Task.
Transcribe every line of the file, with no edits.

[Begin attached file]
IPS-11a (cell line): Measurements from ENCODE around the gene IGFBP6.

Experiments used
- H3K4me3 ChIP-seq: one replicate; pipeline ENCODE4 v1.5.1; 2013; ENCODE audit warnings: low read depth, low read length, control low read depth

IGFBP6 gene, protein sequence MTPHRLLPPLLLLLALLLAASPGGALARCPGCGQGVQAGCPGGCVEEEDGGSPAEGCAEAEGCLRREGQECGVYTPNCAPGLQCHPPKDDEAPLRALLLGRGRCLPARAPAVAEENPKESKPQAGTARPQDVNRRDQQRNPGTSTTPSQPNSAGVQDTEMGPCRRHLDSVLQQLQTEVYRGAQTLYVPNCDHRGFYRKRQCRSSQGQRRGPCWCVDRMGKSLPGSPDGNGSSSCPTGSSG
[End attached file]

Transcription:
IPS-11a (cell line): Measurements from ENCODE around the gene IGFBP6.

Experiments used
- H3K4me3 ChIP-seq: one replicate; pipeline ENCODE4 v1.5.1; 2013; ENCODE audit warnings: low read depth, low read length, control low read depth

IGFBP6 gene, protein sequence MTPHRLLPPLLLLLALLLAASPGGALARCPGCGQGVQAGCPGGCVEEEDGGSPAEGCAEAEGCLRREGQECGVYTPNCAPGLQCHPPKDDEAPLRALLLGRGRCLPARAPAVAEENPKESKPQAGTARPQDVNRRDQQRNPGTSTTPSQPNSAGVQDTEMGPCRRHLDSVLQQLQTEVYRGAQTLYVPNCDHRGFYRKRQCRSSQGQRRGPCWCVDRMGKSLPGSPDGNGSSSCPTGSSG